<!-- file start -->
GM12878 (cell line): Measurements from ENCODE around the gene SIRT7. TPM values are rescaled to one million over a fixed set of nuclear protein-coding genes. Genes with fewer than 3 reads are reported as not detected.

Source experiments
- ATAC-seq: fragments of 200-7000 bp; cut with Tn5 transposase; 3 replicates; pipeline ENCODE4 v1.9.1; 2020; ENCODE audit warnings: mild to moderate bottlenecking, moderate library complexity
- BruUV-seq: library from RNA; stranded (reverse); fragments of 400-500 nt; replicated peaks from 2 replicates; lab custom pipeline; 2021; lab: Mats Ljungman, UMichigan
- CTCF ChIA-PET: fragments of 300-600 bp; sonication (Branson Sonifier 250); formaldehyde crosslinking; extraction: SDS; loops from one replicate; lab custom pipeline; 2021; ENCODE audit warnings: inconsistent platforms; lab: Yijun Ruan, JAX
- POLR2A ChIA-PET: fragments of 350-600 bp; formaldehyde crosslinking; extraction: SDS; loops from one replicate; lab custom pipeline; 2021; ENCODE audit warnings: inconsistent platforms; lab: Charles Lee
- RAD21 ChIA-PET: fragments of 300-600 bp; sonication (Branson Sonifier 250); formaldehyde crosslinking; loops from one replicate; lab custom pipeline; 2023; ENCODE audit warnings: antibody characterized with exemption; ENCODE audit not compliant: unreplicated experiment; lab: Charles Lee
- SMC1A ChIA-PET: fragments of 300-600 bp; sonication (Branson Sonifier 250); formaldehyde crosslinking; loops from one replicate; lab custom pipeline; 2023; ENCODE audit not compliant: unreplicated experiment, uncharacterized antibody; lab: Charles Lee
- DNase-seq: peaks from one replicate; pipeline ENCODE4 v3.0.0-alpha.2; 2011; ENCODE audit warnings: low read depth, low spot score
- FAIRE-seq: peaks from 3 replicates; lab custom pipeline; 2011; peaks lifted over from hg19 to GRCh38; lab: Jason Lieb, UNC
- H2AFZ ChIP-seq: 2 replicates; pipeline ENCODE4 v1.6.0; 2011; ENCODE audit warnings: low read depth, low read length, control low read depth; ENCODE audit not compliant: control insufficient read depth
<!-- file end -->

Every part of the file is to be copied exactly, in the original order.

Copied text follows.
GM12878 (cell line): Measurements from ENCODE around the gene SIRT7. TPM values are rescaled to one million over a fixed set of nuclear protein-coding genes. Genes with fewer than 3 reads are reported as not detected.

Source experiments
- ATAC-seq: fragments of 200-7000 bp; cut with Tn5 transposase; 3 replicates; pipeline ENCODE4 v1.9.1; 2020; ENCODE audit warnings: mild to moderate bottlenecking, moderate library complexity
- BruUV-seq: library from RNA; stranded (reverse); fragments of 400-500 nt; replicated peaks from 2 replicates; lab custom pipeline; 2021; lab: Mats Ljungman, UMichigan
- CTCF ChIA-PET: fragments of 300-600 bp; sonication (Branson Sonifier 250); formaldehyde crosslinking; extraction: SDS; loops from one replicate; lab custom pipeline; 2021; ENCODE audit warnings: inconsistent platforms; lab: Yijun Ruan, JAX
- POLR2A ChIA-PET: fragments of 350-600 bp; formaldehyde crosslinking; extraction: SDS; loops from one replicate; lab custom pipeline; 2021; ENCODE audit warnings: inconsistent platforms; lab: Charles Lee
- RAD21 ChIA-PET: fragments of 300-600 bp; sonication (Branson Sonifier 250); formaldehyde crosslinking; loops from one replicate; lab custom pipeline; 2023; ENCODE audit warnings: antibody characterized with exemption; ENCODE audit not compliant: unreplicated experiment; lab: Charles Lee
- SMC1A ChIA-PET: fragments of 300-600 bp; sonication (Branson Sonifier 250); formaldehyde crosslinking; loops from one replicate; lab custom pipeline; 2023; ENCODE audit not compliant: unreplicated experiment, uncharacterized antibody; lab: Charles Lee
- DNase-seq: peaks from one replicate; pipeline ENCODE4 v3.0.0-alpha.2; 2011; ENCODE audit warnings: low read depth, low spot score
- FAIRE-seq: peaks from 3 replicates; lab custom pipeline; 2011; peaks lifted over from hg19 to GRCh38; lab: Jason Lieb, UNC
- H2AFZ ChIP-seq: 2 replicates; pipeline ENCODE4 v1.6.0; 2011; ENCODE audit warnings: low read depth, low read length, control low read depth; ENCODE audit not compliant: control insufficient read depth